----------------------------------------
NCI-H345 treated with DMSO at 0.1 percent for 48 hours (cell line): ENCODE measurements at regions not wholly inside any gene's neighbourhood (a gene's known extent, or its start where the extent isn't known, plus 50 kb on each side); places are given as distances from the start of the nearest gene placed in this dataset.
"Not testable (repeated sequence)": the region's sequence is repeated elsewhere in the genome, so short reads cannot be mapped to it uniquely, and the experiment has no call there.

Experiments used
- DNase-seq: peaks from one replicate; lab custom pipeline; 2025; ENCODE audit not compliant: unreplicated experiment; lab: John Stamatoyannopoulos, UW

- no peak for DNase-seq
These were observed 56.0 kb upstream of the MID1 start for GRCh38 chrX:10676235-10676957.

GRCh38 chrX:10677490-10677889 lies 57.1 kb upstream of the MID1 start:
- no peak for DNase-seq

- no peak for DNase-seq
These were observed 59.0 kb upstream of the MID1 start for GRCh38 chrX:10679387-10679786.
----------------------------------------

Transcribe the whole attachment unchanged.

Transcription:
NCI-H345 treated with DMSO at 0.1 percent for 48 hours (cell line): ENCODE measurements at regions not wholly inside any gene's neighbourhood (a gene's known extent, or its start where the extent isn't known, plus 50 kb on each side); places are given as distances from the start of the nearest gene placed in this dataset.
"Not testable (repeated sequence)": the region's sequence is repeated elsewhere in the genome, so short reads cannot be mapped to it uniquely, and the experiment has no call there.

Experiments used
- DNase-seq: peaks from one replicate; lab custom pipeline; 2025; ENCODE audit not compliant: unreplicated experiment; lab: John Stamatoyannopoulos, UW

- no peak for DNase-seq
These were observed 56.0 kb upstream of the MID1 start for GRCh38 chrX:10676235-10676957.

GRCh38 chrX:10677490-10677889 lies 57.1 kb upstream of the MID1 start:
- no peak for DNase-seq

- no peak for DNase-seq
These were observed 59.0 kb upstream of the MID1 start for GRCh38 chrX:10679387-10679786.